In this interview, Pastor Ngoc explains the history of Christianity in Vietnam and how persecution has made believers grow stronger - even in the face of Covid-19.
Meet Ngoc*, a courageous Vietnamese Pastor who has lived through intense persecution from government, but still leads a thriving church. Here he explains what life was like as a young Christian and how things are for Christians in Vietnam now…
Pastor Ngoc, Vietnam
“In the 70s, after the war, the government did not want the church to grow. They tried everything to stop Christianity. The government was scared that they might lose control of everything – particularly because Westerners brought Christianity to the country. They imprisoned Christian pastors and church leaders for at least two years. Others, including myself, were sent to re-education camps several times. We were considered a threat to the Communist government.
"They tried everything to stop Christianity... We were considered a threat to the Communist government." Ngoc
“But as persecution became worse, the church also became stronger. The church kept on growing, and Christians were sharing the gospel boldly. Because we must be careful when we gather for a fellowship, the church became flexible. We changed the schedule from time to time. Sometimes we meet early in the morning or late at night.”
“It is, and I can give an example. Last year, an incident happened in one of the villages I visit. A believer who was a former government official for 18 years passed away. The government wouldn’t let the people in his village attend his funeral because he is a Christian. When I went there, his body was just laid on the floor, so I bought a coffin.
“On the day that we, together with his family and some Christians, were supposed to bury him in his property, we were prohibited by the local authorities from doing so. We decided to bury him at the public cemetery, but the village chief stopped us from using the road. Instead, he made us go to the forest where we had to make our own path until we reached the cemetery.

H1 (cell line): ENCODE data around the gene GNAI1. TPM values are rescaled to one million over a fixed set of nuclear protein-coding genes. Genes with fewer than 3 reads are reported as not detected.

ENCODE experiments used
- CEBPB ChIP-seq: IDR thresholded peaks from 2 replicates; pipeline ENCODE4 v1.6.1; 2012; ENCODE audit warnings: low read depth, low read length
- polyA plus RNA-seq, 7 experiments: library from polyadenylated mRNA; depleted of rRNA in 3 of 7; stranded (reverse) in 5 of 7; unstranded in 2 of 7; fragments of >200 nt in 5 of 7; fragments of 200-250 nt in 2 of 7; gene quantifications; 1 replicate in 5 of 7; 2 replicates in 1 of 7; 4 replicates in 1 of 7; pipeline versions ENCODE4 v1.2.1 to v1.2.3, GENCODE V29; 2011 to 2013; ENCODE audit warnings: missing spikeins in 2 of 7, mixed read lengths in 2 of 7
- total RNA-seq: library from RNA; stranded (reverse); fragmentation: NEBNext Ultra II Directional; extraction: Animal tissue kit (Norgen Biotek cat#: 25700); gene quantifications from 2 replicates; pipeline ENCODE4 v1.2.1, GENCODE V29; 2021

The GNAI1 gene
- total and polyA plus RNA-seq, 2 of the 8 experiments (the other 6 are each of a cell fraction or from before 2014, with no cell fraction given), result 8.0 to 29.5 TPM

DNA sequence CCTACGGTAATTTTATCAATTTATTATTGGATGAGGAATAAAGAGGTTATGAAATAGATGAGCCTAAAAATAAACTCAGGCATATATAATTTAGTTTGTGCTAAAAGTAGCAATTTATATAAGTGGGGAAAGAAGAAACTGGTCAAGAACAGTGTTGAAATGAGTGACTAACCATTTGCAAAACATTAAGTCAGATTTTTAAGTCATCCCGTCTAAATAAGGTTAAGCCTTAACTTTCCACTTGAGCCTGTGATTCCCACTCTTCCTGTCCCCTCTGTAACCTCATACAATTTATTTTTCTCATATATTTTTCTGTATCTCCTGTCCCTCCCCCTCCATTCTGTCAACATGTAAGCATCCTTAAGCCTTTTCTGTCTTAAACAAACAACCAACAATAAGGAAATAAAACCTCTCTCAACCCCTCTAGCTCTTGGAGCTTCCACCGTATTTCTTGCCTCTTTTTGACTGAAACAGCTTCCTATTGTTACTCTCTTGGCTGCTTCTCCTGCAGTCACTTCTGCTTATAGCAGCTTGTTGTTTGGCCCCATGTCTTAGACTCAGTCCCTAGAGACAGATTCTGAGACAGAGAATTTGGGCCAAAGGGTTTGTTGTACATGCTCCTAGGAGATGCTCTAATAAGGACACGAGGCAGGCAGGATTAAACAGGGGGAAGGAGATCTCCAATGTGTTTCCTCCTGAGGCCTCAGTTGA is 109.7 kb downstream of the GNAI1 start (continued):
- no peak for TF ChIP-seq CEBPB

“This is how the government works now. They give the village chief more authority and power by promising them a promotion. For the sake of a better position in the government, the chief puts more pressure on the believers until they recant their faith.
“Now, the government realises that Christianity is more dangerous than they thought. Not because Christians can potentially cause ‘violence’, but because they have become wiser – because God has transformed our lives. We have become stronger. We have become more educated. We are already exposed to the truth. And because of these things, the government sees that it has become more difficult to control Christians and command them as they please.”
“First, may the Vietnam church grow in their prayer life. That we should live in prayer. That we should work and do the ministry through the power of the Holy Spirit and with our prayers.
"God has transformed our lives. We have become stronger." Ngoc
“Second, which is also one of the main functions of the church, pray that we are able to teach and train people with the Word of God. If the church does well with these two, living in prayer and understanding the Word of God, then we will stand firm in their faith. We can face every trial differently for we have been transformed.”
In the few months that Vietnam was put in lockdown due to the COVID-19 pandemic, many of Ngoc’s church members (who are daily labourers) lost their jobs and their source of money for food for their families. Many of the congregation are poor and struggling due to the crisis. But official help didn’t come. When the local authorities learned that they are Christians, they were removed from the list of those who were supposed to receive rations from the government. But despite this, during the quarantine period, Ngoc’s church had an average of 10 converts every week! And thankfully, with your help, Open Doors partners are able to reach more vulnerable believers in Vietnam and elsewhere.
*Name changed for security reasons
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